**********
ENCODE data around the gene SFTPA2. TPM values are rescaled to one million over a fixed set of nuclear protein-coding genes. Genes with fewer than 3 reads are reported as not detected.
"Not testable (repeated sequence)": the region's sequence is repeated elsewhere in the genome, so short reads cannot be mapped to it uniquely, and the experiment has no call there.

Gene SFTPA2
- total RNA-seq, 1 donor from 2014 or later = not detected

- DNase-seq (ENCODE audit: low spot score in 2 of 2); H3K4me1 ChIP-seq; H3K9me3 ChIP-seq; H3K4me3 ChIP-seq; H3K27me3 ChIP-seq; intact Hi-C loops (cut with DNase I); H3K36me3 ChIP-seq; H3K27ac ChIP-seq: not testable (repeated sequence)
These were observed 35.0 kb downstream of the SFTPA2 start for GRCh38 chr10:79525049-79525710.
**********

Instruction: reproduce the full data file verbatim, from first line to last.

ENCODE data around the gene SFTPA2. TPM values are rescaled to one million over a fixed set of nuclear protein-coding genes. Genes with fewer than 3 reads are reported as not detected.
"Not testable (repeated sequence)": the region's sequence is repeated elsewhere in the genome, so short reads cannot be mapped to it uniquely, and the experiment has no call there.

Gene SFTPA2
- total RNA-seq, 1 donor from 2014 or later = not detected

- DNase-seq (ENCODE audit: low spot score in 2 of 2); H3K4me1 ChIP-seq; H3K9me3 ChIP-seq; H3K4me3 ChIP-seq; H3K27me3 ChIP-seq; intact Hi-C loops (cut with DNase I); H3K36me3 ChIP-seq; H3K27ac ChIP-seq: not testable (repeated sequence)
These were observed 35.0 kb downstream of the SFTPA2 start for GRCh38 chr10:79525049-79525710.